Felon’s Damaged Gun Raises Definition Issues


     CHICAGO (CN) – The 7th Circuit explored the question of “what is a gun” in an opinion deciding the fate of a convicted felon caught in possession of a pistol.
     Steven Dotson was arrested after he assaulted a woman and pointed a Hi-Point .380 caliber semi-automatic pistol at her, according to the criminal complaint. At the time, he had five previous felony convictions for burglary, strangulation, domestic battery and other crimes.
     Dotson was convicted of being a felon in possession of a firearm and sentenced to 15 years in prison.
     On appeal Dotson argued that the weapon he wielded was too badly damaged to be considered a gun.
     An expert from the Bureau of Alcohol, Tobacco, Firearms and Explosives testified that Dotson’s gun was corroded and missing parts. It could not have fired at the time Dotson possessed it and would have taken a professional gunsmith one to two hours to repair.
     Dotson’s brief argued that, as a result of the damage, the “design has been so altered that the original purpose for which it was intended no longer exists.”
     A three-judge panel of the 7th Circuit shot down Dotson’s arguments and affirmed the conviction Thursday.
     The illustrated seven-page opinion begins with Judge Richard Posner outlining “two extreme positions” on how to interpret the “gun” definition.
     Dotson took the first position, which holds that the statute no longer covers guns that have become so seriously inoperable as to require expertise to restore.
     “The opposite position, which the government doesn’t quite espouse but doesn’t disclaim either, is once a gun always a gun: anything originally designed as a gun remains a gun no matter how dilapidated it becomes, how difficult to restore to operating condition,” Posner wrote.
     But the court identified several cases in the gray area that defeat both positions.
     “What if the gun is so damaged that it can’t be restored?” Posner asked. “What if it’s just a heap of twisted metal barely even recognizable as having once been a gun?”
     “Or suppose that what was once a gun has been converted to a nonweapon, a cigarette lighter for example,” he added.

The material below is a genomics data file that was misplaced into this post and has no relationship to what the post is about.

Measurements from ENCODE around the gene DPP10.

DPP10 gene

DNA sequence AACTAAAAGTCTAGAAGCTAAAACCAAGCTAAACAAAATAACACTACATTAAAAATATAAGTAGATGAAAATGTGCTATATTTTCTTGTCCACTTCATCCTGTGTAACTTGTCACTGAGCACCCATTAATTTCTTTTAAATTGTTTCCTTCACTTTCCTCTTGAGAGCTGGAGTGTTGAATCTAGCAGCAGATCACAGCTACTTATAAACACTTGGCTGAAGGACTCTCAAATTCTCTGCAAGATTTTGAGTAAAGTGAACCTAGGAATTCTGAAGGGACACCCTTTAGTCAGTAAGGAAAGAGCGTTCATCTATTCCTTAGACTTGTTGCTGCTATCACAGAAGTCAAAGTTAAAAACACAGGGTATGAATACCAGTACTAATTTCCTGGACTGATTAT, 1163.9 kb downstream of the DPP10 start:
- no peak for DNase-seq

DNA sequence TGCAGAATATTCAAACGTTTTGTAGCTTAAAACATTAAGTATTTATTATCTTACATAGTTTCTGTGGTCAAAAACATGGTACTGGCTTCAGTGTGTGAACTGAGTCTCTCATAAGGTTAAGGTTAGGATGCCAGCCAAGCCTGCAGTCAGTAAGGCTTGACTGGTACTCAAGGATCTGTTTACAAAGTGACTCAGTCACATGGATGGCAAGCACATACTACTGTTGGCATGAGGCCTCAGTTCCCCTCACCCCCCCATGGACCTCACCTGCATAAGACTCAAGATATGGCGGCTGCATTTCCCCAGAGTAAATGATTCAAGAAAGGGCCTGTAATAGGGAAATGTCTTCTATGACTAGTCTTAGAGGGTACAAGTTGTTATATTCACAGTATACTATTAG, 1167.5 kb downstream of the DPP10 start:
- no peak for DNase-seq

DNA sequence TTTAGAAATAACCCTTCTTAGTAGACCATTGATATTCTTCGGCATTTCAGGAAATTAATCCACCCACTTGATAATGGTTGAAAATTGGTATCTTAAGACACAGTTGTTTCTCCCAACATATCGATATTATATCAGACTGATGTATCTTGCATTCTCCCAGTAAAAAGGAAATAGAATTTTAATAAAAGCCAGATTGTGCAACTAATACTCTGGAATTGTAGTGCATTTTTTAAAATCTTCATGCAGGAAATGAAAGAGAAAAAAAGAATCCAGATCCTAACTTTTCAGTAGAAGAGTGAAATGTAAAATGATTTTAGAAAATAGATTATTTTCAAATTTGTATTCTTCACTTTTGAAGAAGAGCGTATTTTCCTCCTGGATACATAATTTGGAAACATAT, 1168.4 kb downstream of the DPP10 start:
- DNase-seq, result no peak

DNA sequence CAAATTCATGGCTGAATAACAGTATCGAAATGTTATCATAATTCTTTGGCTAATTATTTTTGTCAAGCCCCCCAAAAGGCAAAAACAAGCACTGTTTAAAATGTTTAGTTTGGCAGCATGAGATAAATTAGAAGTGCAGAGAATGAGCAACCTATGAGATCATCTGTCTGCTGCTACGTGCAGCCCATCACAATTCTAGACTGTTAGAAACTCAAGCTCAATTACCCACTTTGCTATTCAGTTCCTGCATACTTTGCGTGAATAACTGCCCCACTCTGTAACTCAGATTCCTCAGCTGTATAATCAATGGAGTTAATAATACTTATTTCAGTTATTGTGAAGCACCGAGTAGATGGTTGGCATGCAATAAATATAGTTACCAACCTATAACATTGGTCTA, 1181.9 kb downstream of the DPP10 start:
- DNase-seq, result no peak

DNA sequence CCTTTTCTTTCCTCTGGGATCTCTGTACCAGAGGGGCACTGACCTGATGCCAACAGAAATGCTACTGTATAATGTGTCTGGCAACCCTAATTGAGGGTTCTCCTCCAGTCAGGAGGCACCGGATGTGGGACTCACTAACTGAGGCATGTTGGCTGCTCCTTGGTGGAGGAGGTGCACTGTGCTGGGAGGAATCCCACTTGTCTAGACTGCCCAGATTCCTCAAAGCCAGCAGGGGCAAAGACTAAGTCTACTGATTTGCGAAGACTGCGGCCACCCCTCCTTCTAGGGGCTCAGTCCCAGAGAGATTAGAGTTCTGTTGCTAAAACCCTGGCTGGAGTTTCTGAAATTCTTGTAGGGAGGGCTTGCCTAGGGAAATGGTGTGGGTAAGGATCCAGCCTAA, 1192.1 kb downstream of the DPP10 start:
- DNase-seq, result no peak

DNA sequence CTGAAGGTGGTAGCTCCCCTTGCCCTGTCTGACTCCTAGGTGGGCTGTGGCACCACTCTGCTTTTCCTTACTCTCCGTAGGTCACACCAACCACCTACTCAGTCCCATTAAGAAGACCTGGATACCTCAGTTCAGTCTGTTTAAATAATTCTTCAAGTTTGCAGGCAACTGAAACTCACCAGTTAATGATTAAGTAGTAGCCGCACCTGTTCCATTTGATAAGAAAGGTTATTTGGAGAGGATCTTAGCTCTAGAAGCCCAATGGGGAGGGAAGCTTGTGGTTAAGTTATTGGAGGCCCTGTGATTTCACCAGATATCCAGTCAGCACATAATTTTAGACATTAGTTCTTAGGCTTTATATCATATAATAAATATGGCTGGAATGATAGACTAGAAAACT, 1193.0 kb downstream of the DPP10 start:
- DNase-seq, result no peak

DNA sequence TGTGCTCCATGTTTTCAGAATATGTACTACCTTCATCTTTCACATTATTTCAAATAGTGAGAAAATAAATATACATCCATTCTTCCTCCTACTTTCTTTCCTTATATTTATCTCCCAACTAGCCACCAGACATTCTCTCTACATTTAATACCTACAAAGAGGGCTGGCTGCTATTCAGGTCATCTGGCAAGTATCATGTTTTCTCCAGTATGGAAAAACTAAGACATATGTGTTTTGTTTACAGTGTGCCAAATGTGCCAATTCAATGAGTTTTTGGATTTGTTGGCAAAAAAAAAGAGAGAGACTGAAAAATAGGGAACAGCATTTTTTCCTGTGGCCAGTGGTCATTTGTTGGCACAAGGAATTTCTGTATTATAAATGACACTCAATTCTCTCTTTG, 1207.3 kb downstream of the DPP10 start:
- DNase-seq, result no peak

Posner, who has used photos of Bob Marley and ostriches in past opinions, included an image of a gun-shaped cigarette lighter.
     “Would a felon who possessed such a lighter be a felon in possession of a firearm?” he asked. “Maybe he would if what the statute asked is whether the alleged weapon ‘was designed … to expel,’ but it doesn’t; it says ‘is designed.’ That implies the possibility of redesign.”
     The “once a gun, always a gun” stance is similarly problematic, Posner wrote, because it flirts with an interpretation of “is redesigned” that reads “was originally designed.”
     “Toy guns are not infrequently redesigned to be real guns … and surely the government doesn’t think that a felon who owns a gun that started life as a toy gun but now shoots real bullets can’t be convicted of being a felon in possession,” the ruling states.
     In Dotson’s case, the gun “neither was redesigned to be something other than a gun nor is so badly damaged that it can no longer be regarded as a weapon designed to fire bullets,” Posner concluded.
     “Designed to be a gun, never redesigned to be something else, not so dilapidated as to be beyond repair, the gun fits the statutory definition and the judgment must therefore be affirmed.”

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